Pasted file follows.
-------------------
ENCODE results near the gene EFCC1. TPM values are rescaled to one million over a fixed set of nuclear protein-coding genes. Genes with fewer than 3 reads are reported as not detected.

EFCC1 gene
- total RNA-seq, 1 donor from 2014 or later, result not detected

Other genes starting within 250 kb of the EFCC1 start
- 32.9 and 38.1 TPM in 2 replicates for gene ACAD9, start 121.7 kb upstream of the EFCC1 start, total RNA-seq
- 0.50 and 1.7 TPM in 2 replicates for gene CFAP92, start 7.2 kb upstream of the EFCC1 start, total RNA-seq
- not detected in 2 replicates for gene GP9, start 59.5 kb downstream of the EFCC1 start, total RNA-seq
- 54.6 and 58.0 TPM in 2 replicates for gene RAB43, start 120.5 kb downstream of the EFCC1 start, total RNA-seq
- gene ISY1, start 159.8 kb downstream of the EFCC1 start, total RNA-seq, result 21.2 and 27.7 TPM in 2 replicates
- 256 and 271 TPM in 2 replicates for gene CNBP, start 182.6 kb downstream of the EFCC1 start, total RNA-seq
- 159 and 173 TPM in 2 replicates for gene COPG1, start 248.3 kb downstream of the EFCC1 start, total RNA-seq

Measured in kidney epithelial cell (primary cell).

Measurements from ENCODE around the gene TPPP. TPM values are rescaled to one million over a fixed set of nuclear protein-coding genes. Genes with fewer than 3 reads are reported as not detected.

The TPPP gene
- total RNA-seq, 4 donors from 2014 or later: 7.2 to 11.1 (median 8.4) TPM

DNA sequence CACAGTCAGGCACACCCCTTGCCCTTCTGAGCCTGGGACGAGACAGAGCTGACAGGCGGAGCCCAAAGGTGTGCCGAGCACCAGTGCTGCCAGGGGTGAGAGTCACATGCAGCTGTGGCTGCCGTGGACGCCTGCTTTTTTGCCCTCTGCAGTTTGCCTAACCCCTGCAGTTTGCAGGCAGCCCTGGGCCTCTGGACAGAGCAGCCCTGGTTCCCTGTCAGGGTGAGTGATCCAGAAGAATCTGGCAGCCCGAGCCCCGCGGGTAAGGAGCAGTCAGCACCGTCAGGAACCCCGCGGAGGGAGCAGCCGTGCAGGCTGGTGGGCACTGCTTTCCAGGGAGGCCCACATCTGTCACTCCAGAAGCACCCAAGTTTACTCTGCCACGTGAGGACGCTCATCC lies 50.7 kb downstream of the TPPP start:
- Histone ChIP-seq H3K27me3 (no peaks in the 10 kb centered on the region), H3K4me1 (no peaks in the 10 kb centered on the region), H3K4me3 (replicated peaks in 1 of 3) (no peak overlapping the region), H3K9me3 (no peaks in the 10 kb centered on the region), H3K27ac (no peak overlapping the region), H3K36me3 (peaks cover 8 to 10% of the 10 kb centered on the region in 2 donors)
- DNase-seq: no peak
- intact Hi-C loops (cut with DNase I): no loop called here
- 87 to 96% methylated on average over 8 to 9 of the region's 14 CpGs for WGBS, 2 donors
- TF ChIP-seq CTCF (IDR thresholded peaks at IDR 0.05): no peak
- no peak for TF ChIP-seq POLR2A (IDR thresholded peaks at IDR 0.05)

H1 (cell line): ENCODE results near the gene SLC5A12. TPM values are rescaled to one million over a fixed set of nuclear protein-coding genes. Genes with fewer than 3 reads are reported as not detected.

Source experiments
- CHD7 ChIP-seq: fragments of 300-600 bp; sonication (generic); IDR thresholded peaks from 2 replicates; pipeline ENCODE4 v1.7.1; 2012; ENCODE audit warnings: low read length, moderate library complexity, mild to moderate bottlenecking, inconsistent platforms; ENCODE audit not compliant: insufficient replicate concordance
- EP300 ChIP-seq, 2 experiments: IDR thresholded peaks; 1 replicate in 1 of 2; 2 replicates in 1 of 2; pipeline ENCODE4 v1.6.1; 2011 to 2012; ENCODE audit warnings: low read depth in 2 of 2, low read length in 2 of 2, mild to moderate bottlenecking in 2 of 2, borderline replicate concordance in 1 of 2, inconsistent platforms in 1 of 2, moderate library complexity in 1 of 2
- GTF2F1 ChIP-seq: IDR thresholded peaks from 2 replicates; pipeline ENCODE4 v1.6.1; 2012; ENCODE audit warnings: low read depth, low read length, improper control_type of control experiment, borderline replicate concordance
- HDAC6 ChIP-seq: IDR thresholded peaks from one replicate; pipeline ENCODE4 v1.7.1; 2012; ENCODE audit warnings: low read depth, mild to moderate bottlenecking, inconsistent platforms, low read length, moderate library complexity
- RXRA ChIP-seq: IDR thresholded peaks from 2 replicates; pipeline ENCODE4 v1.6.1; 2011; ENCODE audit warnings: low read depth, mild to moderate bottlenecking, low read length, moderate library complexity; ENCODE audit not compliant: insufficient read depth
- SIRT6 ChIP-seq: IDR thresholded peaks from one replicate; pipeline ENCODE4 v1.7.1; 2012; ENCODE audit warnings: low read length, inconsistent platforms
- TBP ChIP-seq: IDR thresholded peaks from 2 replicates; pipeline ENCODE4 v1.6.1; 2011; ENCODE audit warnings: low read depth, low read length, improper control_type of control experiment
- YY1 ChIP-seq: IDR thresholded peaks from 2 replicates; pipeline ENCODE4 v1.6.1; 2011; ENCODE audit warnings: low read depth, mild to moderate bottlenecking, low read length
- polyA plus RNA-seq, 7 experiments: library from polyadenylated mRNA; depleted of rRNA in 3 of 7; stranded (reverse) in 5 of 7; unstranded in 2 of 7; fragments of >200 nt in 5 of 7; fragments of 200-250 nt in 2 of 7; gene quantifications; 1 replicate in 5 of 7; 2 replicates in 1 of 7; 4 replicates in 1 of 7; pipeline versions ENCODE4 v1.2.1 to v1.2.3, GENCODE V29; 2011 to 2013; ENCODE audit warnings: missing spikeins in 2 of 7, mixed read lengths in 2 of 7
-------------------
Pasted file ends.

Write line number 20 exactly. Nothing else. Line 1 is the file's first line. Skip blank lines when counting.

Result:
- 87 to 96% methylated on average over 8 to 9 of the region's 14 CpGs for WGBS, 2 donors